Gender Based Violence: An Issue in Pakistan, and All Over the World
Maryam and Nivaal Rehman | Toronto, Canada
The news which has been at the forefront of all Pakistani media over this past week has left us shocked, hurt, and more determined than ever to do something about the terrible incidents of gender based violence and sexual assault which women and children are victims of globally. As reported by the New York Times, this past week week, "a 5-year-old girl in southern Pakistan was raped, hit on the head and set on fire. Five days later, a woman in the country’s east was dragged from her car and sexually assaulted on a highway in front of her children." Like many global issues, there is no simple solution to this. Not in Pakistan, and certainly not in other parts of the world either. One of the biggest things that we can do as a society, is educate men and boys, about the importance of respecting women, valuing their freedom, and standing up against injustices when we do see them.
Only through meaningful conversations about the importance of respecting women's rights to leave their homes, drive their cars, and choose how they want to lead their lives (regardless of the time they go outside, or regardless of what they are wearing), will we be able to create the shift in mindset which is needed to prevent this issue from becoming more prevalent.
Of course, this is not all that we can do. So many innocent people become victims of this violence on a daily basis, and it is incredibly difficult to describe one main solution. Our justice systems, which are meant to protect innocent people, and punish criminals for their acts, are flawed and unable or unwilling to take the needed steps to bring justice. Even when laws do exist to protect residents of our country, they are not enforced.
By raising our voices about the justice we want to be served, we will be able to push public institutions and systems to bringing the change we wish to see. We must not only raise our voices, but also ensure that they are heard, by sharing them in spaces strategically.
We cannot stress the importance of this enough. Advocacy, which has the ability to bring about systemic change for any issue, requires an understanding about the governance systems and institutions in place which have the power to create changes in our society. The Prime Minister might be the face of a government, or a country, but is not necessarily the one in charge of making all the decisions about all the issues that are ongoing in their country. The same is the case in Pakistan. If you want to hold the government accountable, and see change for gender based violence, or any other issue that is seen at a grassroots level in your own communities, reach out to the parliamentarians who represent your town or your city. Your federal and provincial representatives were elected to represent you in parliament, and solve the issues your community may have. Use this system. Reach out to your local representatives through your government's website, or their social media accounts. Call on them, urge them to take action, and they will be able to convey your message in parliament. This is a much more effective channel for creating change and ensuring that your concerns and voices are heard.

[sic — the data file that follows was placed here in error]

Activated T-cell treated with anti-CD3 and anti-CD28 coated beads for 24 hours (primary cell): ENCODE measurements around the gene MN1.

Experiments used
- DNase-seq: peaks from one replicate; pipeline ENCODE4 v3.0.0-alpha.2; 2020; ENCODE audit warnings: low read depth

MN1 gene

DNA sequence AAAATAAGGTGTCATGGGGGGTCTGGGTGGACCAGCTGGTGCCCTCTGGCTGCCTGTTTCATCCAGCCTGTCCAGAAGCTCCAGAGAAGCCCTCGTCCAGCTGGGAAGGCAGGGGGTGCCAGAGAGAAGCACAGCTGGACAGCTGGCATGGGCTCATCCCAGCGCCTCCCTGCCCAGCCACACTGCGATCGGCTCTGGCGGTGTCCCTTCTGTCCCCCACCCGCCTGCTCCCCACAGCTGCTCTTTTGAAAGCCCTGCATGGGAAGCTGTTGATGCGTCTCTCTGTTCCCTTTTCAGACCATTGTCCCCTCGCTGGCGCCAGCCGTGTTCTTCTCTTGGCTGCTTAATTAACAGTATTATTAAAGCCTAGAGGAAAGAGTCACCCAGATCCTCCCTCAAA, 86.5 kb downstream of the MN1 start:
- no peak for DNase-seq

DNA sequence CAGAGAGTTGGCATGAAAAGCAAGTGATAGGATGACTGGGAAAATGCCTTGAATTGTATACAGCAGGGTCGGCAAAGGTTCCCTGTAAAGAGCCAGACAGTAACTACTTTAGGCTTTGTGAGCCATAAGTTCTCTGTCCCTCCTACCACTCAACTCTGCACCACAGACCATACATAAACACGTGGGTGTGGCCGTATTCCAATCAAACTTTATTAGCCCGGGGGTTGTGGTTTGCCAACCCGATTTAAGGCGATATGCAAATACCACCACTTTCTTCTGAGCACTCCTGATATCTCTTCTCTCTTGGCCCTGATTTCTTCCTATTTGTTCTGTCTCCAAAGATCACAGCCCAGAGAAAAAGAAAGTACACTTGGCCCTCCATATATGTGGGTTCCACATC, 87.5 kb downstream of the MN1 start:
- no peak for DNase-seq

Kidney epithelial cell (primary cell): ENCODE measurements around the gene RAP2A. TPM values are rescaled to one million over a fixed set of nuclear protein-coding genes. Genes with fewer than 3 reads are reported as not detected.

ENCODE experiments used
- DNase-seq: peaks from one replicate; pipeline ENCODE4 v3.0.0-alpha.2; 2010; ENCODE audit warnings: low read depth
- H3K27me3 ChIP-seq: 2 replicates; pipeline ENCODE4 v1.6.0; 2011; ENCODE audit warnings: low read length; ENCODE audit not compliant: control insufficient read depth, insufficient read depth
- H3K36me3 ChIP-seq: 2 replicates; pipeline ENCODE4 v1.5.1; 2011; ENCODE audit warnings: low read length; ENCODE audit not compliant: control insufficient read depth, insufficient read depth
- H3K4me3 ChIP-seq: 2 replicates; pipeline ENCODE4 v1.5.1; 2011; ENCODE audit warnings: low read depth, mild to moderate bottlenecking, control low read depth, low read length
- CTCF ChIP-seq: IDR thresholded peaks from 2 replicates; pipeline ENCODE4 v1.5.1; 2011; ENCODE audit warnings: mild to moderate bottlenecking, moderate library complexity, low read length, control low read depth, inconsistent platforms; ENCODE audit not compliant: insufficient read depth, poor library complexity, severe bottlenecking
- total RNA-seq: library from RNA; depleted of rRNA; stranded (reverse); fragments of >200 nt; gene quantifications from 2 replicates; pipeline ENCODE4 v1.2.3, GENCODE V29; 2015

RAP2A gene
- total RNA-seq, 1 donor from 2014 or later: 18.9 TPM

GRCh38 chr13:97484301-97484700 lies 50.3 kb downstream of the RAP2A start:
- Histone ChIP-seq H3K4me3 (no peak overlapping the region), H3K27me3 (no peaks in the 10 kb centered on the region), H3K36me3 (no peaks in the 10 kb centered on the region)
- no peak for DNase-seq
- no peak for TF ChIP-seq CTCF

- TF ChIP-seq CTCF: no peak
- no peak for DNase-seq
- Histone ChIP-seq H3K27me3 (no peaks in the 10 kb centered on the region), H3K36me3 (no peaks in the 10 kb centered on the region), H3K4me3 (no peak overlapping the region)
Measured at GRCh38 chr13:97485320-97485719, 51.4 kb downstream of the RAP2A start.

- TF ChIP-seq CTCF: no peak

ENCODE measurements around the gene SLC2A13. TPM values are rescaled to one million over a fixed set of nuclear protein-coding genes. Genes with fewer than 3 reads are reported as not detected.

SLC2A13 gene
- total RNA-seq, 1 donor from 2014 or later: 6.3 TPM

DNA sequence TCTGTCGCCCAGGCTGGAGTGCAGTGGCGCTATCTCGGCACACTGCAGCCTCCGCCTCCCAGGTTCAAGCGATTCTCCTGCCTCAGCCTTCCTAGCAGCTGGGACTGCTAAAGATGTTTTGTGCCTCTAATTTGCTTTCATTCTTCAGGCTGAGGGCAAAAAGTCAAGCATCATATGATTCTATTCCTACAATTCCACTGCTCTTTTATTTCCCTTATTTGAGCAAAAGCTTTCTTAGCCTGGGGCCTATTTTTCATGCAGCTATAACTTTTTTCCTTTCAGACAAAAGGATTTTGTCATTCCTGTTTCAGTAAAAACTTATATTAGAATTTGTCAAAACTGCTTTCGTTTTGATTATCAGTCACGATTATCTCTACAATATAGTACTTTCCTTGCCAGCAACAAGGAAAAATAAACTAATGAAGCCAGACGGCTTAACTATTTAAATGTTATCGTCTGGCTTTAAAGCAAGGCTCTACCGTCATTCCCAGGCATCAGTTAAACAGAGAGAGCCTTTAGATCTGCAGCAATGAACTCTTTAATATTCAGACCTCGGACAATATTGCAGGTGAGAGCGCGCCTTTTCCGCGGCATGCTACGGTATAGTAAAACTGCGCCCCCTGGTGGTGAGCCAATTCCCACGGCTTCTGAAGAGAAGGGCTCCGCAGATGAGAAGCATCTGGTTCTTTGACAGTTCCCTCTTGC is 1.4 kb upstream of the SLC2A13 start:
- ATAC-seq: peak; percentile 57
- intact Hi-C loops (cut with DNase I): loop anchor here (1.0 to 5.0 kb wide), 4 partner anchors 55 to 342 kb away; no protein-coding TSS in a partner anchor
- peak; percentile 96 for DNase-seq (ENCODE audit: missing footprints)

At the World With MNR, we recognize the ongoing challenges that women and children have to face in terms of gender based violence and sexual assault. This is what led us to creating our Shine Toolkit in 2018, which was launched through a pilot in our village in Pakistan, to educate girls about Gender Based Violence, and the importance of speaking out. We hope that through teaching girls how incredibly valuable and precious they are, and through teaching them about how their bodies cannot be touched by anyone unless they give their consent, we can empower them to stand up for themselves in the face of Gender Based Violence. This is a small intervention, which is necessary to implement at the grassroots level, and the entire curriculum has been reviewed by partner organizations working in this field specifically, to ensure that it is effective. It is equally important that young men and boys are taught about gender-based violence prevention, and we are currently developing a toolkit directed specifically towards them too.
Beyond this, we are making Gender Based Violence a focus of our research for our Feminae Carta Initiative (which aims to make gender equality a policy priority in countries all over the world). Through this initiative, we will be able to learn more about the status of gender based violence in countries (among other challenges women face), and determine how they can create the necessary policy changes to ensure that gender-based violence is reduced.
We wanted to share our thoughts about this issue because this past week's news has left us deeply worried, and while we are not the experts on this issue, we do know that it is important to raise awareness and share some ways that we have been able to take action in the past, which can definitely be used to take action in this case too.
We are still learning, still seeking ways to create change, and as always, making the pursuit of gender equality one of our top priorities.